Poll : Federal Deficit Top Election Issue for US voters

SALT LAKE CITY – As the GOP primary nears an end, voters prepare for the general election between what appears to be Governor Mitt Romney versus President Barack Obama.  Monday’s Gallup poll shows that the federal deficit, unemployment, gas prices and healthcare are the most important issues to voters while government birth control policies rank lowest.

Seventy-seven percent of all voters said that the federal budget deficit and national debt is extremely or very important in the coming election.

Emily Jorgenson, a newly registered voter that is studying accounting at Brigham Young University explained why this issue is so important to her.

“You can not spend money you do not have.  When will it ever stop? If my family lived the same way as the government we would be looking at a sad future.  I think this country has the same outlook if we don’t stop over spending in Washington,” said Jorgenson.

Seventy-nine percent of all voters polled showed that unemployment is extremely or very important in the coming election.

“Everyone in government is just trying to make the rich richer and make the poor poorer,” said Marty Stevenson, a janitor at the University of Utah.

Chris Christiansen share similar feelings regarding the issue of unemployment.

“I have been in college for almost four years and it looks like it will be extremely hard to find a job.  I just hope I am not an unemployed college grad,” said Christiansen.

The Gallup poll was conducted March 25 – 26 with a random sample of 901 registered voters.  The poll has a margin of error of four percentage points.

The Dirty War that Few Americans Know About

SALT LAKE CITY – Human rights groups estimate that over 30,000 people were tortured and killed in Argentina from 1976 to 1983.  The seven years of disappearance and killing by Argentine government is known as The Dirty War.  Many Americans have never even heard of it.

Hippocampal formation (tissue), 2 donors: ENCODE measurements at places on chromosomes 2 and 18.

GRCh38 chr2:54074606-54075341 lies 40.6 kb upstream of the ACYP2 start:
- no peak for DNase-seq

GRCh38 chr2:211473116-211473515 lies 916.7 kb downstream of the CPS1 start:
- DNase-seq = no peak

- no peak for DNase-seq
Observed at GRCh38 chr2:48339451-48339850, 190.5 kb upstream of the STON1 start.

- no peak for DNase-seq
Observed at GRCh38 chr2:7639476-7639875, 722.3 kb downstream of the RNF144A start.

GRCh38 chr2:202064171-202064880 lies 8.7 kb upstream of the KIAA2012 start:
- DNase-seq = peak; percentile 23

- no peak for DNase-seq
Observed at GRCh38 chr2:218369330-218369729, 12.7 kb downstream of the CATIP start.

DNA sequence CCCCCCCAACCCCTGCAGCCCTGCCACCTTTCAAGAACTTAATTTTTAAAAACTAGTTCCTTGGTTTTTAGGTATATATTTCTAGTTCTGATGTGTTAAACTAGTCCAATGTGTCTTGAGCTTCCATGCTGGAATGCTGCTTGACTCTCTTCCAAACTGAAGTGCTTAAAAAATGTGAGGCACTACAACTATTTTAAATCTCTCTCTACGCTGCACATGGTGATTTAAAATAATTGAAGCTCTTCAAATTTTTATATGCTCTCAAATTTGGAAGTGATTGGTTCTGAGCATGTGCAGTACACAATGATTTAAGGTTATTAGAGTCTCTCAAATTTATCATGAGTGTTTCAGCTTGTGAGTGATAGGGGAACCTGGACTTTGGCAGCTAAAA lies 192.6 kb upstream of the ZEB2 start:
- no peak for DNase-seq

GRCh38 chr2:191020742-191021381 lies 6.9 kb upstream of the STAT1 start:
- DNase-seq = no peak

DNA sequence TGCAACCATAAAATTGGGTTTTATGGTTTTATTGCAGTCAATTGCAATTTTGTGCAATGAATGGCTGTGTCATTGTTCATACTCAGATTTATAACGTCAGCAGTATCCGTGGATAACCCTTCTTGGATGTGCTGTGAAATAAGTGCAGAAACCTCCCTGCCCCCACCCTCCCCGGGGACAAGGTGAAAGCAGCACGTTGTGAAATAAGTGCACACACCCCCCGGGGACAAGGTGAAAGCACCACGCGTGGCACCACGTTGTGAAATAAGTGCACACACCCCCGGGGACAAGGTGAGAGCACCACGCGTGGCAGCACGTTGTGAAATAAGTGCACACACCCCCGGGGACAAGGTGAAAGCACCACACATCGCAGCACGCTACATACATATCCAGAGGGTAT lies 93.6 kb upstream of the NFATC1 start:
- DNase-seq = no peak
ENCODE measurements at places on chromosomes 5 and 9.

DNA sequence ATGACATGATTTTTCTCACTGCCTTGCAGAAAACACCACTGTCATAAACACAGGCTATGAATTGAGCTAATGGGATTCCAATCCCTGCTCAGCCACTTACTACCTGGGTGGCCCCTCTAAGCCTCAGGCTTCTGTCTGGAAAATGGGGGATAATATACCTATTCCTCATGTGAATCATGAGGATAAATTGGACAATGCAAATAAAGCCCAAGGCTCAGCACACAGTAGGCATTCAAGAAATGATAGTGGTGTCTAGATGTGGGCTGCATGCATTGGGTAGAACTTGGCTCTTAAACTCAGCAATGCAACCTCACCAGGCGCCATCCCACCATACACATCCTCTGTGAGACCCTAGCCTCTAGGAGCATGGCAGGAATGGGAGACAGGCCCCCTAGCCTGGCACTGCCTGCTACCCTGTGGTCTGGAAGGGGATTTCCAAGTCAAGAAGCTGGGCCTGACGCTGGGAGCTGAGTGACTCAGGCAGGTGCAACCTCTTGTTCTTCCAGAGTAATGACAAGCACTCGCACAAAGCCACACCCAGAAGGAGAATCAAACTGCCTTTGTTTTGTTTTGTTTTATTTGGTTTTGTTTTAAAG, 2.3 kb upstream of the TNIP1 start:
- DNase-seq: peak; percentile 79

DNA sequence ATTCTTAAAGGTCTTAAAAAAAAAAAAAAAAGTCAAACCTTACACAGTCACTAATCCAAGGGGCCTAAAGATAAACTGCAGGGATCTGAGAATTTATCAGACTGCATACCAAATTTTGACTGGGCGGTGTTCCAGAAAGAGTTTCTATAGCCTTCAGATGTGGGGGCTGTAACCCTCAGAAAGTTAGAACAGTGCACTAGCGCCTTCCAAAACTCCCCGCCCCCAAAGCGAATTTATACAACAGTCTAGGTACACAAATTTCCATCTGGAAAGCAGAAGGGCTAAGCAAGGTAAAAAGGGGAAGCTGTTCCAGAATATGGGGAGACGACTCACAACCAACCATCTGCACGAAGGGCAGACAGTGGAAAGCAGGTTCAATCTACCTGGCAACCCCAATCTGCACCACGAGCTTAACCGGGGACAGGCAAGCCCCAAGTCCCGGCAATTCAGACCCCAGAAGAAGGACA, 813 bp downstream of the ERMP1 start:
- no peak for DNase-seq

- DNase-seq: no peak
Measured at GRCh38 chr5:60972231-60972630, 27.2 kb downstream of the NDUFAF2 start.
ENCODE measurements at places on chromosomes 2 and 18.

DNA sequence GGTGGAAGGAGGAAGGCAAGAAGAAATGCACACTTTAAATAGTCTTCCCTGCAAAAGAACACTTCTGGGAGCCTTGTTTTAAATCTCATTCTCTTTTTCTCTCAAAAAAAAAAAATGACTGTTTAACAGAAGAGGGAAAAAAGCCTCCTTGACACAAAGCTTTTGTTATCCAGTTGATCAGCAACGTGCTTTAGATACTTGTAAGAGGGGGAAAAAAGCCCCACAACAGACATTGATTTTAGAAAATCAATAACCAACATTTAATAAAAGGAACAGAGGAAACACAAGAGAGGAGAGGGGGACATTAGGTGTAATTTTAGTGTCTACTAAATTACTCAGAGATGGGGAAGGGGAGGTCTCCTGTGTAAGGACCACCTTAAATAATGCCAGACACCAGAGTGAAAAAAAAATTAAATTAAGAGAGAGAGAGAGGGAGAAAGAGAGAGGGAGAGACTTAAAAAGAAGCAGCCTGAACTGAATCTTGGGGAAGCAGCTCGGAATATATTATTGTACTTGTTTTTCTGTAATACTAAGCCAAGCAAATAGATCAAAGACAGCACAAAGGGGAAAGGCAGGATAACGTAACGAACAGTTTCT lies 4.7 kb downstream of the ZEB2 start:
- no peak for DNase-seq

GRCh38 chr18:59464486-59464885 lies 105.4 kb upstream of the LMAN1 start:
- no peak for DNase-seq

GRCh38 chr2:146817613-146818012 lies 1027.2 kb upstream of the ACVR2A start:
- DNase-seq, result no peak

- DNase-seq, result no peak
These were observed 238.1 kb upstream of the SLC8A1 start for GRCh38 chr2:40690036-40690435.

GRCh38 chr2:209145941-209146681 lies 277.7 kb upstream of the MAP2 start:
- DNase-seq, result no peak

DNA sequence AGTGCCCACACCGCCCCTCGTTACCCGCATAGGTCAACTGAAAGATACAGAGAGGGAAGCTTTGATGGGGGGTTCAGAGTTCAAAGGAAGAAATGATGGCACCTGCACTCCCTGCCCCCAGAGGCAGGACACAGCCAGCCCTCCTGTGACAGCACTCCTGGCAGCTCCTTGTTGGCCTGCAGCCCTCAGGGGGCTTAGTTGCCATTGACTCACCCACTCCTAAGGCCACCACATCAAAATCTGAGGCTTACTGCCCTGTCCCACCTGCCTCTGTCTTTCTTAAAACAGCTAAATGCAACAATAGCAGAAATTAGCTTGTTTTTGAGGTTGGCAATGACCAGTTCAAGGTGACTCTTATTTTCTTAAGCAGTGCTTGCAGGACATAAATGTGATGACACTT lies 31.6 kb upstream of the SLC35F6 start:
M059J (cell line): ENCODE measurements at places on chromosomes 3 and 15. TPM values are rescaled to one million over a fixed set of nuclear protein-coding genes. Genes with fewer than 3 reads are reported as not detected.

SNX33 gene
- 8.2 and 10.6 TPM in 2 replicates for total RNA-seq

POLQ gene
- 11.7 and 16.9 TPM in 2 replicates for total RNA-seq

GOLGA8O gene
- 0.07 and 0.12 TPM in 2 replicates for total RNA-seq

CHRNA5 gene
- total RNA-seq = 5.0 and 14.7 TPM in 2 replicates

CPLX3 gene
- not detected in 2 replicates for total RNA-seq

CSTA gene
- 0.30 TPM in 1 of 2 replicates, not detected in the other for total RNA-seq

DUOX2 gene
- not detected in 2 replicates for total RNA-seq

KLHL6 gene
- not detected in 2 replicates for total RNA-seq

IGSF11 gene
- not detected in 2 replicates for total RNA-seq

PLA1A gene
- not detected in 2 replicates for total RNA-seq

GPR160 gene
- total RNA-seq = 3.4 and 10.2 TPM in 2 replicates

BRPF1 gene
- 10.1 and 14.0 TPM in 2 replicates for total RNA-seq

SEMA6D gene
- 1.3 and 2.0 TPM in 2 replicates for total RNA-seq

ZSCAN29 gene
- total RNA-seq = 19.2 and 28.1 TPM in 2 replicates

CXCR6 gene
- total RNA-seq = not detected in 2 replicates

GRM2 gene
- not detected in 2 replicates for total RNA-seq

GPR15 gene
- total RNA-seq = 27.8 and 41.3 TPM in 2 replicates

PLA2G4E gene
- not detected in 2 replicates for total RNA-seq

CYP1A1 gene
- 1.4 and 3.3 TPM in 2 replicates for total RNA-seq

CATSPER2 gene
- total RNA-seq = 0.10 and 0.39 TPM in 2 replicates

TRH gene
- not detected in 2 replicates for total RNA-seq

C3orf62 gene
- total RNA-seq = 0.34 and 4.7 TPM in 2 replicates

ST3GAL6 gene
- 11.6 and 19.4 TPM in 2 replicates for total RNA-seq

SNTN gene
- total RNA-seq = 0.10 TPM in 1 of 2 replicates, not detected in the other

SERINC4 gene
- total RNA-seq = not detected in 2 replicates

On Saturday, Feb. 25, nearly 100 people gathered in the Salt Lake City library to learn more and to watch the documentary titled “Las Abuelas de Plaza de Mayo and The Search for Identity.” The documentary is made of 40 interviews and historical that vividly shows The Dirty War.

The film shows that nearly 500 mothers had their newborn children taken away during a time of political unrest.  Some of the women were pregnant or were new mothers when they were captured and the infants ended up in the homes of government officials and others sympathetic to the regime.  The new parents changed the babies’ names, birth dates and other details about their identities.

Dr. C.A Tuggle, professor and director of the journalism program at the University of North Carolina at Chapel Hill, had not even hear of The Diry War until he went to teach in Argentina for five weeks.

Originally Tuggle’s daughter began a project to study The Dirty War for her sister Bethany Parker’s broadcast journalism class at UNC.  After living in Argentina and learning more of their studies, Tuggle realized they not turn down taking their project even further.

Tuggle said, “It was just too powerful of a story to break up into two or three two-minute stories.  We had that a-ha moment where we decided to do a documentary.  We love human interest stories and realized that not many Americans were familiar with this story.  The documentary could help them know and understand the history and the current effort of these women searching for their identity shown in the documentary.”

Brynne Miller, an Elon University graduate of the Masters of Arts in Interactive Media program does most of the interviewing in the film.

Miller poses the question.  “Is the right to know who you are a basic human right?

Through extensive research and persistent efforts, Las Abuelas has done just that as they located more than 100 of the missing children, many of whom had no knowledge of their past nor of their true identities.  Some 400 still remain to be located.

“Our main goal is to get the word out about the film and these stories,” Tuggle explained after the show.